Standard commercial potting soil is suitable when you repot. You can do it at anytime of the year and the next container should only be slightly bigger than the last. There is obviously no need to repot if you’re only treating the plant as colorful temporary house guest.


The flowers produce seeds which you can try and germinate in Spring, although they will often not come true, i.e. the new plants won’t look the same as it’s parents.

If you’ve had your plant for a while (or just got lucky when buying it) then you may have a plant which has several crowns. You can divide these using a sharp knife ensuring each crown has some roots. Remove about a third of the mature lower leaves (leave the new small leaves where they are) and pot up into a similar mix to where it was growing previously. They should fully re-establish after a month or so.

Considering the above, it’s still worth pointing out that almost all pot plants are reasonably priced and it’s usually more economical to just nip out and buy yourself a new one if needed.

Doing this will mean you’ll know what you’re getting flower wise and the Gerbera is already fully grown and at a flowering size, where as one grown from seed could take up to a year or more to reach this stage.

Speed of Growth

Green growth is fast when young plants are maturing, but older plants tend to grow a lot slower as they are spending their energy producing new flowers.

Height / Spread

As a houseplant Gerberas rarely grow above 60cm / 24in high and “spread” wise you are looking at no more than 45cm / 18in.


Unlike some flowering houseplants, the leaves of the Gerbera are a little “weed-like” in appearance, so the eye grabbing flowers are of great importance to drawn attention away from the leaves. The large daisy-like blooms rise above the plant on strong stems, typically lasting for several weeks or sometimes longer if temperatures are on the cool side.

The blooms which can be singles or doubles come in many different colours, white, cream, yellow, pink, salmon and red. The flowers can sometimes measure 7 inches or more across. Although when grown as houseplants they tend to be smaller and not normally more than 5 inches across at most.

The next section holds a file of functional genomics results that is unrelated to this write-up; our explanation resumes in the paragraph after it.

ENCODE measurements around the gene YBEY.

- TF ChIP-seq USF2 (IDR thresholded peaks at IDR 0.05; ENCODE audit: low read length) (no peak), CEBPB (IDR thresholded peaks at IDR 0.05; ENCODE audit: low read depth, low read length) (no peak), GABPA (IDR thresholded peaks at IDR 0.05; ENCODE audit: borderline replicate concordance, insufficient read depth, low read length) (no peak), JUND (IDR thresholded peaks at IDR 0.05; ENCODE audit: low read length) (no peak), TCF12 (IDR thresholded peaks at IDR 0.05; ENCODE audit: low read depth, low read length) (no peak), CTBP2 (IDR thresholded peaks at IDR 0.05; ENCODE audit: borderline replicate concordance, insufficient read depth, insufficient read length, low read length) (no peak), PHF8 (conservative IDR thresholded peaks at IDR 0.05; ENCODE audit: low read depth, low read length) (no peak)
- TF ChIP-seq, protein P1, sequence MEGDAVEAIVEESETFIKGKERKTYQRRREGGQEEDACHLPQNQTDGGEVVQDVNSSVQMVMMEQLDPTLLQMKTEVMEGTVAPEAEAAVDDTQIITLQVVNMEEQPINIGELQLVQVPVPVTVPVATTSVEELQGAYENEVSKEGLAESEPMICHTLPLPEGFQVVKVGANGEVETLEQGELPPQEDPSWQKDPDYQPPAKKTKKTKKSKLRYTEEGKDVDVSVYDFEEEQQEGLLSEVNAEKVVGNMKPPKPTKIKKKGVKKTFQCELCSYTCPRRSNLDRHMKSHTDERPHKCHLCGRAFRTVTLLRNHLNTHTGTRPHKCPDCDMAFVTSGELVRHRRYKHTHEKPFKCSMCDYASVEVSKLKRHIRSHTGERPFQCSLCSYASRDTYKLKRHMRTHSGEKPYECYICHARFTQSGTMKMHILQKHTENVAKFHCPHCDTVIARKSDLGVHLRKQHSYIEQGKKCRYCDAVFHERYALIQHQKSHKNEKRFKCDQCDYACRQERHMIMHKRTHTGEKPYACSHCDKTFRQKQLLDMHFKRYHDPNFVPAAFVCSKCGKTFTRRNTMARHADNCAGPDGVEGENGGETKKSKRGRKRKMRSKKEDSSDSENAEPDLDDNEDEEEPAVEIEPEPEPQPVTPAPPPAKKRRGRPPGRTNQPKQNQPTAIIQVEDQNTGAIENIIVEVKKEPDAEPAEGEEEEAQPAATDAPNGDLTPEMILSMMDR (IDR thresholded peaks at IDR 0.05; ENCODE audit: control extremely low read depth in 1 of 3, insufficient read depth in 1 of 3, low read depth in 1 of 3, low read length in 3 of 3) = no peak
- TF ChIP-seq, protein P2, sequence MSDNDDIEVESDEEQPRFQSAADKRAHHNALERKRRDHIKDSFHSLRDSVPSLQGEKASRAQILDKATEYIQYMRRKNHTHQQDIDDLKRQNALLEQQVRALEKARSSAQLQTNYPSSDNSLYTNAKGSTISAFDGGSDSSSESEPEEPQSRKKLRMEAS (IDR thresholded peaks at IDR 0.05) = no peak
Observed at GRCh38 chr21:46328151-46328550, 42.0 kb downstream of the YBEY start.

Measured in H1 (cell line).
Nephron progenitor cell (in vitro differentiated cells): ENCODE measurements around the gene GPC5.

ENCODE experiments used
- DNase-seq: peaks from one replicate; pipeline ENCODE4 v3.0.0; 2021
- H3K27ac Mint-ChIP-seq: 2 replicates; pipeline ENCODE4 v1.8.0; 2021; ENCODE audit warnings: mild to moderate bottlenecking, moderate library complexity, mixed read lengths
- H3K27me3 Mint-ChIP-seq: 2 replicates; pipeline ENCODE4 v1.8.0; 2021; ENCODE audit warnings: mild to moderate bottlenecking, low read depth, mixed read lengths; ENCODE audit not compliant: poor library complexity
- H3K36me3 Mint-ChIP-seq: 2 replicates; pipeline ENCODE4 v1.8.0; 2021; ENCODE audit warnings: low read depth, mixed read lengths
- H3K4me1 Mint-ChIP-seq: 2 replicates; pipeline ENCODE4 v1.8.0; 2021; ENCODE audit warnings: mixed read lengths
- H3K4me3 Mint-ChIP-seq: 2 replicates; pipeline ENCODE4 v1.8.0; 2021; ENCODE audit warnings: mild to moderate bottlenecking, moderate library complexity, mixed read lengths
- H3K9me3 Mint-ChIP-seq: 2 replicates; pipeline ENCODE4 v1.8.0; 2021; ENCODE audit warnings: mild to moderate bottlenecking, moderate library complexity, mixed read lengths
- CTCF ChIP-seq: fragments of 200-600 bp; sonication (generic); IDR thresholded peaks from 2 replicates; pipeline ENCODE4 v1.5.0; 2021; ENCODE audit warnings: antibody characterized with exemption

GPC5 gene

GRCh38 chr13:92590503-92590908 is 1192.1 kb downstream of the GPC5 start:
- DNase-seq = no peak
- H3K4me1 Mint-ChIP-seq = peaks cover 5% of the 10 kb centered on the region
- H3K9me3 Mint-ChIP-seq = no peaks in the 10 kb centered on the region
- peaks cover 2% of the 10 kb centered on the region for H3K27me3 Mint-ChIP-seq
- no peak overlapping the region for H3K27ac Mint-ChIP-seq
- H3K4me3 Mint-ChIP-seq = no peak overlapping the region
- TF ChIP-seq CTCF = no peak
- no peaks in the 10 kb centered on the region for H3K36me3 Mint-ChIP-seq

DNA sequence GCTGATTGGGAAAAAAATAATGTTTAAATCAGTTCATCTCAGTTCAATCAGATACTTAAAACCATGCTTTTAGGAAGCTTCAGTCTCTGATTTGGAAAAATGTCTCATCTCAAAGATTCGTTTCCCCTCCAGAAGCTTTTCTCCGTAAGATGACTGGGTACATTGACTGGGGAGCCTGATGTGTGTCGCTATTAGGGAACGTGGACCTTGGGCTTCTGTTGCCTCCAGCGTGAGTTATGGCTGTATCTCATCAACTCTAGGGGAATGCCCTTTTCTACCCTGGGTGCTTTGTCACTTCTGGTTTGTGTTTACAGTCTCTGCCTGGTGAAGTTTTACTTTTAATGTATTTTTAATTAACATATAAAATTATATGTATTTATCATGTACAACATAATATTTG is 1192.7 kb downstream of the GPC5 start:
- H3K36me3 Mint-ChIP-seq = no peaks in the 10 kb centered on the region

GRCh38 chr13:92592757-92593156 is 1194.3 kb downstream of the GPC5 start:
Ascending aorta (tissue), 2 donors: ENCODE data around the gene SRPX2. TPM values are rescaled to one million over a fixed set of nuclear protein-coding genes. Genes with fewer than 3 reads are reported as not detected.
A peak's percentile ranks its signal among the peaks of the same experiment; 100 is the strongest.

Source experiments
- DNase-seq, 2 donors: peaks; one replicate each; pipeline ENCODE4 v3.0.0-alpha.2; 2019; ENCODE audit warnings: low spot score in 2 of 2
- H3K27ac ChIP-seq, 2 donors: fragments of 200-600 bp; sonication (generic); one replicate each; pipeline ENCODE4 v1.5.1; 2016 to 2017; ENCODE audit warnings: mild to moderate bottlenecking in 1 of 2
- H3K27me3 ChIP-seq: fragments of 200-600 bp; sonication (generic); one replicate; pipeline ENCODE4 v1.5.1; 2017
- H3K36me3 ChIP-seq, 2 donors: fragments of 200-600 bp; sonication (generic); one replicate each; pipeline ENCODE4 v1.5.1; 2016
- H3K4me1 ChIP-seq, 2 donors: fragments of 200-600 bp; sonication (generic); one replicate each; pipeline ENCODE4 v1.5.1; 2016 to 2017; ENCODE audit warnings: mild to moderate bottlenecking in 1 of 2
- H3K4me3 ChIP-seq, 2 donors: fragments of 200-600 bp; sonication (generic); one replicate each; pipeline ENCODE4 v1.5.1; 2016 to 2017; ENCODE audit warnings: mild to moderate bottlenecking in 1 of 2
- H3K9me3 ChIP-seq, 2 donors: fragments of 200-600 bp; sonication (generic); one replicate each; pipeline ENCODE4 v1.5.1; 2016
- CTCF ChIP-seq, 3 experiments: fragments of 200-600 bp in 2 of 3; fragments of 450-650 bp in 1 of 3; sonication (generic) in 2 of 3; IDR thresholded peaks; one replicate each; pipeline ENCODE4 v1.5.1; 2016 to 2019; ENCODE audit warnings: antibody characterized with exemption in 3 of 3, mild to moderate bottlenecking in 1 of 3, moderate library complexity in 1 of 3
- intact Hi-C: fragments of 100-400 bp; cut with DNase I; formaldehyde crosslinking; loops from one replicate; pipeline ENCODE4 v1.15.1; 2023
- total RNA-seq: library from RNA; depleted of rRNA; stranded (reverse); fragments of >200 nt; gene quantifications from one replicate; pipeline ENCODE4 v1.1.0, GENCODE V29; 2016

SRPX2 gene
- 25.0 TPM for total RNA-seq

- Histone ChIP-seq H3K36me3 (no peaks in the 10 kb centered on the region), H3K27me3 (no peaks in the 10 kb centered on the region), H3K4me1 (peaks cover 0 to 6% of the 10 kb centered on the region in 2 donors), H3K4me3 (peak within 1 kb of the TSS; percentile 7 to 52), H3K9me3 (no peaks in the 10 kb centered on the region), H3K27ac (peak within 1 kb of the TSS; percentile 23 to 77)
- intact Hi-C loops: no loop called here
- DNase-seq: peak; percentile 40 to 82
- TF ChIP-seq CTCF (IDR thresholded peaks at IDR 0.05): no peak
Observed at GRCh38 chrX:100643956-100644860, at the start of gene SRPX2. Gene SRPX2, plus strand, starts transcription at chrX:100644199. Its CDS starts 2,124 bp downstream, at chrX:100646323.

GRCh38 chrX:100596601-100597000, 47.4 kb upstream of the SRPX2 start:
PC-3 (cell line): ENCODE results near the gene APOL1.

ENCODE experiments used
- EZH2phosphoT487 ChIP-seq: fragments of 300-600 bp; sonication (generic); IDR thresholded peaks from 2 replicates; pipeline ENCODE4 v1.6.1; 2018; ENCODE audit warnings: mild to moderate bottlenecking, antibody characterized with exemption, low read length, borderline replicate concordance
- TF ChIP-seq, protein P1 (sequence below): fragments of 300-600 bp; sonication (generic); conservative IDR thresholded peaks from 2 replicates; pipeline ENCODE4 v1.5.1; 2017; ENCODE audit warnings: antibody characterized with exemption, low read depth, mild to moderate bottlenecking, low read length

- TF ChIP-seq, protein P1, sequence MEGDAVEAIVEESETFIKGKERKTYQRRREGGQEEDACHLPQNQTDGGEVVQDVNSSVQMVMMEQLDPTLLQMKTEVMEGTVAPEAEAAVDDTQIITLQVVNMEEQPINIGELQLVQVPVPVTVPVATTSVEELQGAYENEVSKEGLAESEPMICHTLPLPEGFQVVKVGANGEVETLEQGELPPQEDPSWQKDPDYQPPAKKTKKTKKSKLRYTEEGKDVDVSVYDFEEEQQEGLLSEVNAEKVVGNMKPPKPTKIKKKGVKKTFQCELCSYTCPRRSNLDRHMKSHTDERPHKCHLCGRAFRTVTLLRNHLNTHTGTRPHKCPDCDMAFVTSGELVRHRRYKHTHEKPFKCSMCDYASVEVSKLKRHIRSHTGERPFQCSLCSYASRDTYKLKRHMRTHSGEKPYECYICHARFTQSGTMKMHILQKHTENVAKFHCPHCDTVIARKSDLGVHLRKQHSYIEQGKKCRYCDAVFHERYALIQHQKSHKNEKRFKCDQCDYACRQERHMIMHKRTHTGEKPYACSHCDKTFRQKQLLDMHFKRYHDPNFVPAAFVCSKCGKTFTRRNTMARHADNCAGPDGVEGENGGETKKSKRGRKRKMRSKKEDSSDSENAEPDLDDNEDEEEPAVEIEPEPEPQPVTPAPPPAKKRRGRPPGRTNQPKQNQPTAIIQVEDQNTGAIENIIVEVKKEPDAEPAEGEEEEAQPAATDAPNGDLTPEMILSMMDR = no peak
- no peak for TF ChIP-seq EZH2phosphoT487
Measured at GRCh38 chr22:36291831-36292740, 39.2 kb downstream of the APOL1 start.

It’s common for several blooms to appear over a period of weeks with more emerging from the centre of the plant after the first flush is fading, this prolongs the time it’s in flower. Deadhead (remove) the spent blooms on your Gerbera to stop the plant spending time and energy producing seeds, this will keep the plant looking tidy and also encourage it to produce more flower buds.

Are Gerberas Poisonous?

Gerbera plants are safe to have around children and pets as they’re not toxic.

Anything Else?

Given ideal conditions you can expect flowers to appear for much of the Summer. If you plan to keep them for the following year, either as a houseplant or a garden plant you will need to “over winter” them in a semi-bright, cool but frost-free place. Keep them barely moist. When Spring comes and the danger of frost has past, you can can ether plant them outdoors or move to a brighter spot in your home.

Gerbera Problems

Gerbera has wilted

In most plants this would be a clear sign of under watering. It could be true here of course, but more often than not, it’s actually caused by shock, i.e. by a sudden shift in climate. If you haven’t been moving your plant around and you’ve been watering correctly then the other possibility is that the temperature has become too high.

In all cases make sure the soil is actually moist, in a cool and non sunny location and then leave the plant alone, within a few days it should have fully recovered.

No flowers

Gerbera’s can be brought in flower for much of the year, however if you’ve had it a while then it will be following its natural growth cycle. In short, you only normally get flowers in the warmer months of the year.

If it’s Summer and you’re still without blooms, make sure conditions are bright (but not too hot) and be sure to feed!

Leaf problems